Has free speech ever really been free? The growth spurt of ‘safe spaces’, the label of ‘hate speech’, and the push back against speech-induced violence have created a reactionary surge in America to protect our 1st amendment rights. While the goal of safeguarding open dialogue serves the cause of Christ, and the advance of his kingdom, we cannot neatly tuck gospel proselytizing under the umbrella of free speech.
Few, if any people, would advocate completely open and free speech with no consequences. For example, we do not allow people to yell out ‘fire’ in a public space. We have rules against libel and false witness. People who issue threats against others’ lives or property face punishment. Christian schools do not allow professors or clubs to promote LGBT agendas. Turns out we have quite a few rules governing how people speak. Speech never has been, nor should it ever be, one hundred percent “free.”
If we bear this in mind, it becomes easier to understand those who argue against, and wish to ban ‘hate speech’, which they define as attacking a person based on things like gender, ethnicity, sexual preference, etc. In their eyes, such bans simply serve as a logical, 21st century extension of protecting a human being against direct threats to his person.
This begs two questions: what constitutes a direct threat against someone’s person? And more foundationally, what is ‘free speech’?
In a robustly relativistic culture, in one sense, every statement, every sentence anyone utters ‘threatens’ the hearer’s existing belief paradigm. If all truth is up for grabs and individually defined, then your flat, close-minded assertion that, for example, ‘a rabbit is a mammal’, could theoretically ‘threaten’ me, if my unwavering belief that rabbits are sui generis (in a class to themselves) is close enough to the core of my being. Functionally, we can all be grateful that politically correct boundaries have not swollen to such absurd territory. However, we must not naively believe that because words are not actions, they cannot pose a threat. Nor should we be surprised when media, universities, and the world at large reveal that they have an established, if fluid, set of doctrines, or accepted beliefs, which they will vigorously defend from antithetical truth claims. This is nothing new.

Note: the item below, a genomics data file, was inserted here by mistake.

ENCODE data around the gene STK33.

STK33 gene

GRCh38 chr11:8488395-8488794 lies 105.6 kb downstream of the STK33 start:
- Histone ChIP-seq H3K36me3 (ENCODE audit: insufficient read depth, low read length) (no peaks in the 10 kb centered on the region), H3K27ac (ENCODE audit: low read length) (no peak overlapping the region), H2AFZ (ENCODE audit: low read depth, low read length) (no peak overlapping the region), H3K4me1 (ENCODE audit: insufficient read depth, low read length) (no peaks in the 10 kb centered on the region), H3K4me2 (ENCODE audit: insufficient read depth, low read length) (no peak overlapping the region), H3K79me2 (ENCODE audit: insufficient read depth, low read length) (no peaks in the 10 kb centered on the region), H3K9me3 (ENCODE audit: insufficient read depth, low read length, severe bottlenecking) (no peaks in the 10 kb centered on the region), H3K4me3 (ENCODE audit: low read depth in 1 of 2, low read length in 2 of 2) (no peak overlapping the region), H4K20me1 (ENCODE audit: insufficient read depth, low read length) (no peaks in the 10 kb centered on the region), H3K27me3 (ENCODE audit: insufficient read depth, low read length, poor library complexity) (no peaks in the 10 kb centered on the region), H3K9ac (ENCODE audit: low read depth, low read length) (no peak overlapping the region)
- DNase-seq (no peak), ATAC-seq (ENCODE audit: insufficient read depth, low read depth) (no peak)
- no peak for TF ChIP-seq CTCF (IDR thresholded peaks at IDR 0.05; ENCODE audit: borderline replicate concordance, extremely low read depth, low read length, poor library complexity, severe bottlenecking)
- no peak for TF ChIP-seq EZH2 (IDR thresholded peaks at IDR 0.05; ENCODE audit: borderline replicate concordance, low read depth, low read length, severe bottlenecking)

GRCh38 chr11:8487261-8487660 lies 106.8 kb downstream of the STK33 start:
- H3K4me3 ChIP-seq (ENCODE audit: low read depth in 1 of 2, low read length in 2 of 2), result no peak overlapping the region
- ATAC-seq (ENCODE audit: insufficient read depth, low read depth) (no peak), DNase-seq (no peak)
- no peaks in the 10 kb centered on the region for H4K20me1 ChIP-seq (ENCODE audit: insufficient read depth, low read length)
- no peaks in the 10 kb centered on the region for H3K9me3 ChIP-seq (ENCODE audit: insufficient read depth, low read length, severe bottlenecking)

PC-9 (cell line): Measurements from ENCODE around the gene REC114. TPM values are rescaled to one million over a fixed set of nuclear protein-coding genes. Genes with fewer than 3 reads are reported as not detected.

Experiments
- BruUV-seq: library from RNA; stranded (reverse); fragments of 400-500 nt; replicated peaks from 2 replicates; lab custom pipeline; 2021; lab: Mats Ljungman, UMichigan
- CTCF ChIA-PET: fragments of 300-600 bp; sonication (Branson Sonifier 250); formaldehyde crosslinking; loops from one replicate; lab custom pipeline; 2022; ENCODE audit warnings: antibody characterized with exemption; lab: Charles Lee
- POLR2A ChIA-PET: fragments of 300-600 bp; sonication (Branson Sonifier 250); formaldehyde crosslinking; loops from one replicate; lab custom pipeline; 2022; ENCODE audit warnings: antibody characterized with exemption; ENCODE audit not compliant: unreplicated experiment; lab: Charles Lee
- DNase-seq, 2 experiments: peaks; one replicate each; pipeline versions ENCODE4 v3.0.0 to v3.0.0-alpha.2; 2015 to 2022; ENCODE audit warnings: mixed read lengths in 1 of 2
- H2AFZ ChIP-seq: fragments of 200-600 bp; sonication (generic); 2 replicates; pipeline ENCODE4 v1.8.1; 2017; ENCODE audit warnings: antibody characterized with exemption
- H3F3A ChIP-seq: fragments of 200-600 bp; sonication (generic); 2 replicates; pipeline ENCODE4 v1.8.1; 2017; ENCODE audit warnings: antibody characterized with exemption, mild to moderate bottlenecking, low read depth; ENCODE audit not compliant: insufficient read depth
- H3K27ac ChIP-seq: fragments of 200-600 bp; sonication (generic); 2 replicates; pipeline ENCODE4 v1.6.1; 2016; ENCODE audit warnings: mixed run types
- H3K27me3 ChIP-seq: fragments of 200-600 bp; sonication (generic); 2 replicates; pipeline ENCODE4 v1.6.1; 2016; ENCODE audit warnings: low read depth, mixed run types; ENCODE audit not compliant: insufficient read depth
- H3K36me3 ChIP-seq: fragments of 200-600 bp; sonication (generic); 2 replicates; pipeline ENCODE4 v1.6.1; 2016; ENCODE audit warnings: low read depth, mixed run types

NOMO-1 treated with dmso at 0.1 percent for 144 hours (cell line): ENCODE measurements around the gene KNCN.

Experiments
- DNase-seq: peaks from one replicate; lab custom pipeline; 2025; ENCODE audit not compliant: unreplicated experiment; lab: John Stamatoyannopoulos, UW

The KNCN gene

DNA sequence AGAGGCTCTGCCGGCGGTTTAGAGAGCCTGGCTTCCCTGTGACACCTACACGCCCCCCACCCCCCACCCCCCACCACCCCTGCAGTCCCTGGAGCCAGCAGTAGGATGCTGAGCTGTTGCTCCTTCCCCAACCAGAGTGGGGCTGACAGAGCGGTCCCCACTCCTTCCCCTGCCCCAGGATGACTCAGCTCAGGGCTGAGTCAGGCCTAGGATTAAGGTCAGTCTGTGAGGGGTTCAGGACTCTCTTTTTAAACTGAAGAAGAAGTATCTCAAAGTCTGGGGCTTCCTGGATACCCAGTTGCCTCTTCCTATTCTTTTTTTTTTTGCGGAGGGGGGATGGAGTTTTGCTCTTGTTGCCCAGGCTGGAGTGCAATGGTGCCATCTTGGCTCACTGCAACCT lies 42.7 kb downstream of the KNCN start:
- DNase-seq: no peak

In Jeremiah’s age, his message, though true, and immensely practical, that God would give Jerusalem over to the Chaldeans, was not received too well. The leaders saw that if people believed Jeremiah’s words, it would have direct consequences on their actions and their motivation to defend the city. So they chucked Jeremiah in a pit. (Jer 38) This was a man speaking unpopular words of God’s judgment on a sinful people. The response of the leaders, though compounding their guilt, was by no means irrational. We cannot pretend that words do not have power. God promises that His Word will always have an impact, and will not come back void. (Is 55:11)
This brings up the second question, which is what does ‘free speech’ mean? If free speech entails the ability to live free from hypocrisy, free from speaking out of both sides of our mouth in order to stay alive, free to seek for truth, free to express minority opinions and desires, then this is a noble and good cause. If, however ‘free speech’ means equal validation of every truth claim, or even a commitment to promote a level playing field for every voice to receive an equal hearing, then we are expecting a scenario not only humanly impossible and chaotic, but also immoral. Christian leaders of businesses or institutions are doing a great disservice and harm to those they influence if they so much as indirectly imply the possibility for many truths to coexist in parity. All ‘truth’ is not created equal.
However, the gospel does not triumph through coercion. The gospel triumphs because it is the truth, and the truth sets people free. Christians need not clench up in fear and raise the drawbridge when we see false worldviews approaching with their dangerous conclusions in tow. We can, by the open statement of the truth, commend ourselves to everyone’s conscience in the sight of God. (2 Cor 4:2) Christians should embrace debate and healthy controversy because we trust the inherent superior attractiveness of the genuine light of Scripture, and the saints whose actions reflect a product of the Holy Spirit’s work. The Christian message loves and promotes an arena of free speech, because Scripture will announce itself like a lion let out of his cage. The gospel contends for hearts and minds, not primarily through shutting down falsehoods, but through shining a spotlight on its own glory, its coherence, its demonstrable power in changing and transforming lives.
This article was first posted on Reformation21